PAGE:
Translated and adapted from Lessing's Comedy by E. U. OULESS
Arranged for Broadcasting by Dulcima Glasby
Incidental Music played by THE WIRELESS ORCHESTRA
Conducted by JOHN ANSELL
* This translation of the play, under the title of ' The Way of Honour,' is to be published very shortly in The Nelson Playbooks, edited by John Hampden. (Nelson & Sons, 7d. net)
THE WIRELESS ORCHESTRA
Conducted by JOHN ANSELL
10.0 'The Second News'
WEATHER FORECAST, SECOND GENERAL NEWS BULLETIN; Local Announcements ; (Davenlry only) Shipping Forecast and Fat Stock Prices
10.20 Cyril Scott
A Short Recital of his own Music
Two Pierrot Pieces:
(a) Pierrot Triste
Gai Lotusland Valse Seherzando
(No. 3 of Three Frivolous Pieces)
Valso Sentimentale (First Performance)
Pastorale No. 3
An English Waltz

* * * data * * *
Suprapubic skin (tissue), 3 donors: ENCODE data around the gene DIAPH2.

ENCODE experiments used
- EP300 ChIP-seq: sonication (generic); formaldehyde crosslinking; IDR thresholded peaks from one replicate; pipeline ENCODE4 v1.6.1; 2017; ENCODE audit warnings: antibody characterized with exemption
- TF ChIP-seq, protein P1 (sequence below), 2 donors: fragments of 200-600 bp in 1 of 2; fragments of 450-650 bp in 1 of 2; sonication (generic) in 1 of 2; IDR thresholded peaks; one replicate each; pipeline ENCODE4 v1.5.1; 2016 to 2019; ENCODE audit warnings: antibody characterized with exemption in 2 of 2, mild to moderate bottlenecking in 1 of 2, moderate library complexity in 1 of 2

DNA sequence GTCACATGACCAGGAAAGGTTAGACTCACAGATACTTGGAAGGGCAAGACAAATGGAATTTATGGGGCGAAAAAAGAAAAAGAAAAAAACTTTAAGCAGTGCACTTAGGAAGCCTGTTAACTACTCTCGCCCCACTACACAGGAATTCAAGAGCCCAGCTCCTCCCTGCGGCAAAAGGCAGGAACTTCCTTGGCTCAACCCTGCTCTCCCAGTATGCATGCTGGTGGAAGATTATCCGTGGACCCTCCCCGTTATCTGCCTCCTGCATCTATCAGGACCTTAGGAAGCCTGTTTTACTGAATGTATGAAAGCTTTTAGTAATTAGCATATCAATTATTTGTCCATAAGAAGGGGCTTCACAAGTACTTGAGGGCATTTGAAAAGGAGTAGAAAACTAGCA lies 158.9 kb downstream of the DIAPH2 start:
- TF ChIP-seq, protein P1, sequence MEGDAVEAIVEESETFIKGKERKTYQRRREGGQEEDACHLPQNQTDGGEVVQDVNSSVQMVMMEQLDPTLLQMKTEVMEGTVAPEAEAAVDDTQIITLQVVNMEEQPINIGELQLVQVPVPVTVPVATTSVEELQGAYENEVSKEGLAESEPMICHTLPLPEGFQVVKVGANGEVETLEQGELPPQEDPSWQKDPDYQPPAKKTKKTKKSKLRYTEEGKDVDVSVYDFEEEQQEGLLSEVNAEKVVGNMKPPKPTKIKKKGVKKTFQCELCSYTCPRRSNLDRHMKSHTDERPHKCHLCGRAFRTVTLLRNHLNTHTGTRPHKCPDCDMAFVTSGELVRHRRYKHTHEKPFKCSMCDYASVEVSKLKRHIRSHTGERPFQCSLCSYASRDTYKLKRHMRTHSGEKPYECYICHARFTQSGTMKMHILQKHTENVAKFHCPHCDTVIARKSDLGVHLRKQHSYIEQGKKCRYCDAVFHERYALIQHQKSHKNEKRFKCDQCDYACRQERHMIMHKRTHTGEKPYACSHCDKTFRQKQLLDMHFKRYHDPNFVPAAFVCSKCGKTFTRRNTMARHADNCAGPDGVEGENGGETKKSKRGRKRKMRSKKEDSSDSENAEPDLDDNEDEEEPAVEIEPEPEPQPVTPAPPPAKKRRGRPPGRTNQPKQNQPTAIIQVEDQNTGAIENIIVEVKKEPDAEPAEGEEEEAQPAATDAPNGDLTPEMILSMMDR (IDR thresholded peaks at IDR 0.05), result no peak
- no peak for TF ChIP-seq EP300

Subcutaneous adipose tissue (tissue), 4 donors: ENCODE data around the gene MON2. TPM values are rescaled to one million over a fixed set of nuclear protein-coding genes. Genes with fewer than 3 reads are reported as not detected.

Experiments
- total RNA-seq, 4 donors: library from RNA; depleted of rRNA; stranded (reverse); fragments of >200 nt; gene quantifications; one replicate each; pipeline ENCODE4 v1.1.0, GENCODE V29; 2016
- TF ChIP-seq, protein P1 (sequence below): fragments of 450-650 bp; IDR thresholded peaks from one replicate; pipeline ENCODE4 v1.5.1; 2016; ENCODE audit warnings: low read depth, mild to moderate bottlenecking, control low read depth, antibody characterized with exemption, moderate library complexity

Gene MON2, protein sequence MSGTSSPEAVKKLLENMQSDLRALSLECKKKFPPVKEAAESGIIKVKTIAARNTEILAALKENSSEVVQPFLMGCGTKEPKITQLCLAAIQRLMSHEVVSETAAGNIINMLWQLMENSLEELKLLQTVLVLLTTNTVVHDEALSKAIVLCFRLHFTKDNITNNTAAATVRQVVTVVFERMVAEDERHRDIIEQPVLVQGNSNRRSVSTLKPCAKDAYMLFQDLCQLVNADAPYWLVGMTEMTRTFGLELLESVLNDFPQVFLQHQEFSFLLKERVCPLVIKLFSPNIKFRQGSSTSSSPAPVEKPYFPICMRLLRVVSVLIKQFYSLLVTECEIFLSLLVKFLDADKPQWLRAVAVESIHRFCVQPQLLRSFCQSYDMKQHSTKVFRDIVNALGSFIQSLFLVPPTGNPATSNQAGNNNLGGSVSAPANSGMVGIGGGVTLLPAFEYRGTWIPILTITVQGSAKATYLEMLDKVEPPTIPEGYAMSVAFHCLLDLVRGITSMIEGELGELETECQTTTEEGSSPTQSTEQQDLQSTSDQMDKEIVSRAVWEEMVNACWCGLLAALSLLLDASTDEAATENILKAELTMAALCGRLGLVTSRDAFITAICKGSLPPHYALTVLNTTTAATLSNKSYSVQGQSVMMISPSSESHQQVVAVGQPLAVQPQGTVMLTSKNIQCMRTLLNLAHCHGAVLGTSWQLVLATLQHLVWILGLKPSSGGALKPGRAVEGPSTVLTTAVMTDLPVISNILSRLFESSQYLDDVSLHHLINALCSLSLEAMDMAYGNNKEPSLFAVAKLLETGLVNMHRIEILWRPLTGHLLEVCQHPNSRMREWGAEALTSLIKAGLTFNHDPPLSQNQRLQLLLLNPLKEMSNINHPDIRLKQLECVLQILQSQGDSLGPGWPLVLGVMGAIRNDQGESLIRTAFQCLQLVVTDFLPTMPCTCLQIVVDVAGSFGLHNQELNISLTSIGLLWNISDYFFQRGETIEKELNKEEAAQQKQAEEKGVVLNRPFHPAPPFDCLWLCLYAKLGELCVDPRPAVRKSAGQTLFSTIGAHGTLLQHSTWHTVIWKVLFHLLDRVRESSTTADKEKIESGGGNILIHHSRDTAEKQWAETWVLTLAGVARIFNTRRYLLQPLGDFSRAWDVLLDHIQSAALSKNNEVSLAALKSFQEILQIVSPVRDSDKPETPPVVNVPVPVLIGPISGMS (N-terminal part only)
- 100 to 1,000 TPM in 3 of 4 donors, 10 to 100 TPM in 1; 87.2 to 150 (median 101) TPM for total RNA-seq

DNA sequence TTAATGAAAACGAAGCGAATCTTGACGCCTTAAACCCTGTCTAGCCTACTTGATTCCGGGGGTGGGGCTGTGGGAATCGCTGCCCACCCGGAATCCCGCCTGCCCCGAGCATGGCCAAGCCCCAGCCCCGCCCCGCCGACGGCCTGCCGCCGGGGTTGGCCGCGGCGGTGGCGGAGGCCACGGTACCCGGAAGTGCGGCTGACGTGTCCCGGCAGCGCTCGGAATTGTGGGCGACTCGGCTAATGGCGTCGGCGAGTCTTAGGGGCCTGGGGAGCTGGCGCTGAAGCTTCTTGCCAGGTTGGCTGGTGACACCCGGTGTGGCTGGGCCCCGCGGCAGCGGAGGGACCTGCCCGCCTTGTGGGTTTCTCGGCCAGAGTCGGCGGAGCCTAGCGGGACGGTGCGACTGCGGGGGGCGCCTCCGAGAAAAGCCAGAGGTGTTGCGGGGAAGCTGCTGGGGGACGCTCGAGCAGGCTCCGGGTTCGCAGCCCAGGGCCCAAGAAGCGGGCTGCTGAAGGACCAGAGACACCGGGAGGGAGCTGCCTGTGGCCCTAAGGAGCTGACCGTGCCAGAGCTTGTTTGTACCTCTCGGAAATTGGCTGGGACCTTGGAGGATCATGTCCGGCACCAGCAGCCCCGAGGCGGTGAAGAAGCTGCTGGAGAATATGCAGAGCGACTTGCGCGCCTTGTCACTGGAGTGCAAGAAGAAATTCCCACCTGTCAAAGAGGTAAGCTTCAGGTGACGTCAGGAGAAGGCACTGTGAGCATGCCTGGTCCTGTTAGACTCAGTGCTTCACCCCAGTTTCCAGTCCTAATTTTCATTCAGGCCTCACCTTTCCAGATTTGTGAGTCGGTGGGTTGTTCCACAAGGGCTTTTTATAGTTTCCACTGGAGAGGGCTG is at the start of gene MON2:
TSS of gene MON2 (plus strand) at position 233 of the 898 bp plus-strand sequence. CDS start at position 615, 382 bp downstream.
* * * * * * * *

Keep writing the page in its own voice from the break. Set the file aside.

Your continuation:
CYRIL SCOTT is one of those versatile people who win distinction in more than one field. He is a composer, a poet, and an author of note on philosophic subjects. Bom in Cheshire in 1879, he was a student at Frankfurt, where more than one other young Englishman who has since stepped into the front rank of composers, was with him. At the end of his student career he lived for a time in Liverpool, teaching and playing, and his first important orchestral piece, the ' Heroic Suite ' was played there as well as at Manchester with Richter conducting. Soon afterwards his Pelleas and Melisande was given in Frankfurt. Other works of his have figured at Sir Henry Wood 's concerts and elsewhere; Sir Thomas Beecham has interested himself in more than one of them, and as far afield as Vienna his chamber music and at least one orchestral piece have been played. Best known by his songs and smaller pieces, many of which are valuable additions to the repertoire of the concert room, he deserves a more important position than his native country accords him for his bigger and more serious works. We are given too few opportunities of hearing them. In some ways less definitely English than that of most of his contemporaries, his music is in every way original, and modern without any of the more startling dissonant effects in which the present day composer inclines to express himself.
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